Around 11:47, Dr Kinross removed the two eggs from the scrape box. She is going to check to see if the National Museum would like them for their collection. Diamond was not happy hearing voices inside the tower.

It seemed each time Cilla tried to get one of the eggs, Diamond would come calling loudly. Cilla tried to shooo her away. In the end both eggs were retrieved. Diamond returned to her scrape now devoid of eggs and began ‘scraping’ the area.

It is difficult not to feel sorry for Diamond. Her chick has fledged and she is still feeling the urge to mother.

Even Xavier has returned today to the scrape box to look for the eggs.

It is very sad trying to understand what Xavier and Diamond are feeling. I am busy reading Jane Goodall and Marc Bekoff’s Ten Truths and Bekoff’s The Emotional Lives of Animals. Can the actions of Diamond and Xavier be anything but a sense of confusion – where did the eggs go, they were here? and sadness. They were ‘potential chicks’.

Decades ago there was a guinea hen that arrived at the little acreage in Southern Manitoba. Having not see her in the attic of the barn for some time she was found incubating at least two dozen eggs. She had made a nest cup in the grass. There was no mate; the eggs were infertile. She would have risked her health or life as she was broody. They had to be broken. This past spring we witnessed Milda, the White-tailed Eagle in Durbe County, Latvia try and incubate eggs after her mate, Ramsis, had not returned. For eight days she remained much to the detriment of her health. It is with delight that Milde is back with a new mate Mr L working on her nest.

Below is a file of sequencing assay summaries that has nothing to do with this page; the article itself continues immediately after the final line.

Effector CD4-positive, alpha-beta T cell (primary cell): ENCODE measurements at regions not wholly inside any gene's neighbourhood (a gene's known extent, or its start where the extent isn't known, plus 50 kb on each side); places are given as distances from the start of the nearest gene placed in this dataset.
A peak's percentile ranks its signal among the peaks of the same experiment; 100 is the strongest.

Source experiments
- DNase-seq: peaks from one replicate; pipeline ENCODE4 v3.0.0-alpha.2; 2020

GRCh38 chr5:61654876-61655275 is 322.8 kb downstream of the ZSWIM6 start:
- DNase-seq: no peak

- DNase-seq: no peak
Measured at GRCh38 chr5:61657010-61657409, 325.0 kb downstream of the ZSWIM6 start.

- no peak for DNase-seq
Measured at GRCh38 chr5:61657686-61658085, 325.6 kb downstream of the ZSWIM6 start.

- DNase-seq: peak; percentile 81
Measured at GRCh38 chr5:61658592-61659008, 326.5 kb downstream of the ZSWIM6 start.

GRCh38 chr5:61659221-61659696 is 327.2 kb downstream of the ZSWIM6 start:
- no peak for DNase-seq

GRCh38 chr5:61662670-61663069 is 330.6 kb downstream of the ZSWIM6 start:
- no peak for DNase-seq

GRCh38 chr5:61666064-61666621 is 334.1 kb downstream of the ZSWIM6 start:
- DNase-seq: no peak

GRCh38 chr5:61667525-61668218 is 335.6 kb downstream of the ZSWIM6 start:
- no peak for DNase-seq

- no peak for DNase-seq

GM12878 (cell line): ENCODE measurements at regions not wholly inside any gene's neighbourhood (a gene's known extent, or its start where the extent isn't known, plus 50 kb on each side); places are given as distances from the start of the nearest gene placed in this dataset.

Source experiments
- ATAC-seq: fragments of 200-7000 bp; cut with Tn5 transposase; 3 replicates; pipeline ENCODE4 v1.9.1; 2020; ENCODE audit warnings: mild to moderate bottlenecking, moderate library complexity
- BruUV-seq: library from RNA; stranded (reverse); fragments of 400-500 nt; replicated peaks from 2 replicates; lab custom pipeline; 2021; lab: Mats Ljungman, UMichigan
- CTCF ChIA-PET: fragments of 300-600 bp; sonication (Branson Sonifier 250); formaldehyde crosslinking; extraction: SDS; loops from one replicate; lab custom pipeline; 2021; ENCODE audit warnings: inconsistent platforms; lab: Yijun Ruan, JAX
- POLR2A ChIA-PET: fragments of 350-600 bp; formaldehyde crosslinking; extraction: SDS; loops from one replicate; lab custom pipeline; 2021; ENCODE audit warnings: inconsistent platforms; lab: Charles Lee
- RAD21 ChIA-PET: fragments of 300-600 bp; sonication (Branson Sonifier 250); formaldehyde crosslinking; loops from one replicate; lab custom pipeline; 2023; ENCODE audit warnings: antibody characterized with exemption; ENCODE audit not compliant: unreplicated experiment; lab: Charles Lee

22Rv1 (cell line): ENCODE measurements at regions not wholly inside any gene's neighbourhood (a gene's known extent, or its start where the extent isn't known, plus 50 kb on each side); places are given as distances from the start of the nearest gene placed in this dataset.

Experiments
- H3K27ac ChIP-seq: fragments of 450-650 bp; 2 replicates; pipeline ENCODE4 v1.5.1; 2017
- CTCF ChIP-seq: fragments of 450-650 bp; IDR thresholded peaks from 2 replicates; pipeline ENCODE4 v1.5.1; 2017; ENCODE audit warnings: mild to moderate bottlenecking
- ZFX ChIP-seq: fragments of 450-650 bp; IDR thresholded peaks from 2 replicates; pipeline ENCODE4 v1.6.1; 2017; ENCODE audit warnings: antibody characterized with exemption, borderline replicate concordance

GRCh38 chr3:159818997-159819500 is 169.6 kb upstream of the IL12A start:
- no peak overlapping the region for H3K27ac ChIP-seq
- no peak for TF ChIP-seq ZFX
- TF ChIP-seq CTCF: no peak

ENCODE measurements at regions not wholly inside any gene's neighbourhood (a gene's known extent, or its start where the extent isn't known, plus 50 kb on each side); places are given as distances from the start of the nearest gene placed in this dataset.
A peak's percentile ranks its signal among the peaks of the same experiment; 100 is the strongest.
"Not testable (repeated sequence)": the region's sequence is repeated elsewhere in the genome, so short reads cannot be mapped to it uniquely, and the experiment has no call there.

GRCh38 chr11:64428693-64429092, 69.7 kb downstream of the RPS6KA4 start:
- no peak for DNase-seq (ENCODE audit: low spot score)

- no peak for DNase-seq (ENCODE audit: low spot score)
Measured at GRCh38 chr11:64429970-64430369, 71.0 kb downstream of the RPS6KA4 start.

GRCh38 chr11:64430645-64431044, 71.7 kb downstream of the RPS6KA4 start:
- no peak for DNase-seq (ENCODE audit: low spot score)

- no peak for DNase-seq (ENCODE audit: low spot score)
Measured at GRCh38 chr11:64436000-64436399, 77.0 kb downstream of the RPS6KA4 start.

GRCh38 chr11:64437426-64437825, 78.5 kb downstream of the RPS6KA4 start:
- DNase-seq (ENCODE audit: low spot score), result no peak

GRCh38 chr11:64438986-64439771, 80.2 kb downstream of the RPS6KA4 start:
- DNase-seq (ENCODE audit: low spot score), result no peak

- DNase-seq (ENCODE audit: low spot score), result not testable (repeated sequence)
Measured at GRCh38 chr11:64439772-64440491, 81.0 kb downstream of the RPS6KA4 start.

This is the latest report on Annie and Grinnell. It is from the Instagram Feed for Cal Falcons:

Oh, I so hope that Grinnell will come to the scrape. He might not feel 100% secure in taking on the interloper. Only time will reveal what will happen with this love triangle. I am reminded when I say that of the very happy Bald Eagle Nest on the Mississippi River with Star and the two males, Valor I and II. For several years that nest has benefited from having three parents. I wonder?????

And with that thought I am off. It is a horrible grey white day on the prairies. It is -8 C.

Thank you so much for joining me. I will continue to monitor the news on both of these peregrine falcon nests. Take care everyone. Stay safe. See you soon.

Thank you to Charles Sturt University and Cilla Kinross for their streaming cam where I took my screen shots and the Instagram account for Annie and Grinnell.

Yurruga Fledges

It was a beautiful flight. Xavier was outside taunting Yurruga. Diamond was at her side. Then Diamond flew. Yurruga was watching everything. She took off like a pro with perfect form. It was a beautiful Monday morning in Orange, Australia. 06:03:55.

Diamond and Yurruga are watching Xavier. That beautiful golden glow of the morning sun touches the scrape.

Diamond is off!

Yurruga joins her parents flying around the water tower. It was brilliant. No fludge for this young man or lady.

She has perfect flying form.

Yurruga leans down and out she goes. Magnificent.

This is the view of Yurruga leaping out to chase her destiny from the ledge cam. Look at Yurruga go! Beautiful and strong legs.

Fly safe, Yurruga!

Diamond returns to the scrape box ledge. Her job is mostly over.

Diamond watches from the ledge cam. Xavier and Yurruga are flying by. Xavier will teach Yurruga to fly and hunt along with team teaching with Diamond.

Congratulations to Dr Cilla Kinross, the lead researcher on the Peregrine Falcon Project, to Diamond and Xavier bravo! You did an amazing job. May Yurruga bless you with children, grandchildren, and great-grandchildren!

Thank you to Charles Sturt University and Cilla Kinross for their streaming cam where I took my screen shots.